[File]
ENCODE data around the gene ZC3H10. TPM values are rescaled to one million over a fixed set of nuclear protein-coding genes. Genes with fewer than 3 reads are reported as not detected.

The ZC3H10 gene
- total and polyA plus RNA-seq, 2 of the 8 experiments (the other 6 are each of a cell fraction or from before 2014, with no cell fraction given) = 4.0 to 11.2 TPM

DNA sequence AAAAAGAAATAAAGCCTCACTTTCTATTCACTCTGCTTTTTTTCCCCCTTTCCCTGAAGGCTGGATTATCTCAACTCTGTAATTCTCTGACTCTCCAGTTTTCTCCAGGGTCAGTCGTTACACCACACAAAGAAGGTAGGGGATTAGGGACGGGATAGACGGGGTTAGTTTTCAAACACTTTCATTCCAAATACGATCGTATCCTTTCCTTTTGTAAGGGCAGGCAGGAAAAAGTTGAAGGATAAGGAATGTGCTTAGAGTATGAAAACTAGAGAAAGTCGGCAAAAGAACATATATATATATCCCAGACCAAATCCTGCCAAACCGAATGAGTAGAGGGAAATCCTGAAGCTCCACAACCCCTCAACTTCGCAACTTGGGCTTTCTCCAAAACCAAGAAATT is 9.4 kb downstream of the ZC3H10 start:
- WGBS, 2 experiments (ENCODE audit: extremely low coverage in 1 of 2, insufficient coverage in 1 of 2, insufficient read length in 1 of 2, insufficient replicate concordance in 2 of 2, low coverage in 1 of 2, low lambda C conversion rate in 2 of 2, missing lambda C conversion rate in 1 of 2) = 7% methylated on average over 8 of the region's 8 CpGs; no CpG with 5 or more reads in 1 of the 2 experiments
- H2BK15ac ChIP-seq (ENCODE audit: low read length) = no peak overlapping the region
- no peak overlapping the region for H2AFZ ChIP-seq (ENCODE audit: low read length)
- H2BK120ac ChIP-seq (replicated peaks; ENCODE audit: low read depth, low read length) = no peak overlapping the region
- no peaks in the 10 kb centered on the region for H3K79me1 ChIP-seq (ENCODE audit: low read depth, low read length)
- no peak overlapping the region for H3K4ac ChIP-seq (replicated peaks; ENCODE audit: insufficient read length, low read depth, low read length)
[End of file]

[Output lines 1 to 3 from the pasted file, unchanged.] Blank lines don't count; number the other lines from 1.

ENCODE data around the gene ZC3H10. TPM values are rescaled to one million over a fixed set of nuclear protein-coding genes. Genes with fewer than 3 reads are reported as not detected.

The ZC3H10 gene
- total and polyA plus RNA-seq, 2 of the 8 experiments (the other 6 are each of a cell fraction or from before 2014, with no cell fraction given) = 4.0 to 11.2 TPM